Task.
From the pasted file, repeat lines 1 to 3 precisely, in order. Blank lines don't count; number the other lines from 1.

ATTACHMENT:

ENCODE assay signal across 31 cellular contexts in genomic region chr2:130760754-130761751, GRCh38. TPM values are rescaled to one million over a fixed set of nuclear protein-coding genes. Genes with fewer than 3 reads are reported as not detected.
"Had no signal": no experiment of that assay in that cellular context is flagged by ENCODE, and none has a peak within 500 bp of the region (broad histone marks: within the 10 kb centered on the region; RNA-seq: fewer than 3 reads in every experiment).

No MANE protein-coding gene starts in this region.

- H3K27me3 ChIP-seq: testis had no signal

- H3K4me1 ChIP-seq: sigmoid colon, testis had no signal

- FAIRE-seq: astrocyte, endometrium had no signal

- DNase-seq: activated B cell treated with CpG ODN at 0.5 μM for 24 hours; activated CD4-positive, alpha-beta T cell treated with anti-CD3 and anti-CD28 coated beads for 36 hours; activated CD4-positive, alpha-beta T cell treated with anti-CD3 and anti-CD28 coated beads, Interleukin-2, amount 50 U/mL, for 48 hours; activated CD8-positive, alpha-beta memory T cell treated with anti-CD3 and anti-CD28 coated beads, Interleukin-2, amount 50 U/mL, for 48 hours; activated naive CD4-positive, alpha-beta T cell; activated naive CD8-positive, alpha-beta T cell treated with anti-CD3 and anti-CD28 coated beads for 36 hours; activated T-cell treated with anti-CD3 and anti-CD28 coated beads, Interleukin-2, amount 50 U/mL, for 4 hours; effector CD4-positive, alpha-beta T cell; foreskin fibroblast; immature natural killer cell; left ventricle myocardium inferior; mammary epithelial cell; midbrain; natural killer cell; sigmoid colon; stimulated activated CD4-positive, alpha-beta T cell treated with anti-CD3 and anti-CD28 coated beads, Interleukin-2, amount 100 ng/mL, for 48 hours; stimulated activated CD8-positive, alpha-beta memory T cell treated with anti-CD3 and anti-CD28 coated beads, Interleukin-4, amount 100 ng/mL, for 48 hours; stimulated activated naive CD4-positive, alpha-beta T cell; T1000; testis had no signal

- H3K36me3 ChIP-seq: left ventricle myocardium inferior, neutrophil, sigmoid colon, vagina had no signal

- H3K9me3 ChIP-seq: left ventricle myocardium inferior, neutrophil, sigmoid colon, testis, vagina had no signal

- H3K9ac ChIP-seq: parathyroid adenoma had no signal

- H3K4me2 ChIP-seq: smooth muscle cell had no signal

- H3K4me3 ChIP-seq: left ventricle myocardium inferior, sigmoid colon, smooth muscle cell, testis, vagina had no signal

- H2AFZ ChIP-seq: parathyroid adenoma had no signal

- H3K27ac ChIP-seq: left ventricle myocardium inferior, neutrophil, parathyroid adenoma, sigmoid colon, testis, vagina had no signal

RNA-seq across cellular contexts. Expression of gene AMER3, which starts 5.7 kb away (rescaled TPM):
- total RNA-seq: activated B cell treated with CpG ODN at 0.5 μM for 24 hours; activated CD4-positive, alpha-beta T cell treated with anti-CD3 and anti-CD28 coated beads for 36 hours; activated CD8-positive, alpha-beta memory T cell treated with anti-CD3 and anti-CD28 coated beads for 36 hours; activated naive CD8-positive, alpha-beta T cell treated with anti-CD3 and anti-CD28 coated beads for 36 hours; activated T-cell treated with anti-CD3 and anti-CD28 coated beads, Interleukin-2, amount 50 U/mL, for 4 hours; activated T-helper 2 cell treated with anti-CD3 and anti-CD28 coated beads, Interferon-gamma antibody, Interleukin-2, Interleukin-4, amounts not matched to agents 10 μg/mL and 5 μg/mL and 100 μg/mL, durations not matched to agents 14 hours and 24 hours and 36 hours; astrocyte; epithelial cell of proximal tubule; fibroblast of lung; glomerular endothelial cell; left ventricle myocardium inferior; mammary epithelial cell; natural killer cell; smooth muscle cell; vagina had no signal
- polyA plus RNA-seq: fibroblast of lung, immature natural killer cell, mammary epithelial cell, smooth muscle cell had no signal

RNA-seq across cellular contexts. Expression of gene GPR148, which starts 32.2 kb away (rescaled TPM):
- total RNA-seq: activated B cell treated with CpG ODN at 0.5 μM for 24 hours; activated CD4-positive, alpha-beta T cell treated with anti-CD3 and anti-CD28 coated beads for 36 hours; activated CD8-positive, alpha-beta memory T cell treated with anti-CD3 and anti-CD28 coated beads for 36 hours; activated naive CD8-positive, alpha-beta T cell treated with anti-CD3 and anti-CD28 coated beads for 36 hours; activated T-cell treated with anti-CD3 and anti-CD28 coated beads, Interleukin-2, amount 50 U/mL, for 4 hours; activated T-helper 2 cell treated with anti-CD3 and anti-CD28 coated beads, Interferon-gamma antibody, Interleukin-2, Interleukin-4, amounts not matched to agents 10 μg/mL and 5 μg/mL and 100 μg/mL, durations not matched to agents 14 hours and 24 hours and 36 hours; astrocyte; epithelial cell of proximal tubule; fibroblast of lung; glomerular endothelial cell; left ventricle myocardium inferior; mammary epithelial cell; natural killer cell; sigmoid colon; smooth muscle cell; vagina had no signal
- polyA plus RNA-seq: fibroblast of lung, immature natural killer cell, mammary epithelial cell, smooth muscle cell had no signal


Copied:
ENCODE assay signal across 31 cellular contexts in genomic region chr2:130760754-130761751, GRCh38. TPM values are rescaled to one million over a fixed set of nuclear protein-coding genes. Genes with fewer than 3 reads are reported as not detected.
"Had no signal": no experiment of that assay in that cellular context is flagged by ENCODE, and none has a peak within 500 bp of the region (broad histone marks: within the 10 kb centered on the region; RNA-seq: fewer than 3 reads in every experiment).

No MANE protein-coding gene starts in this region.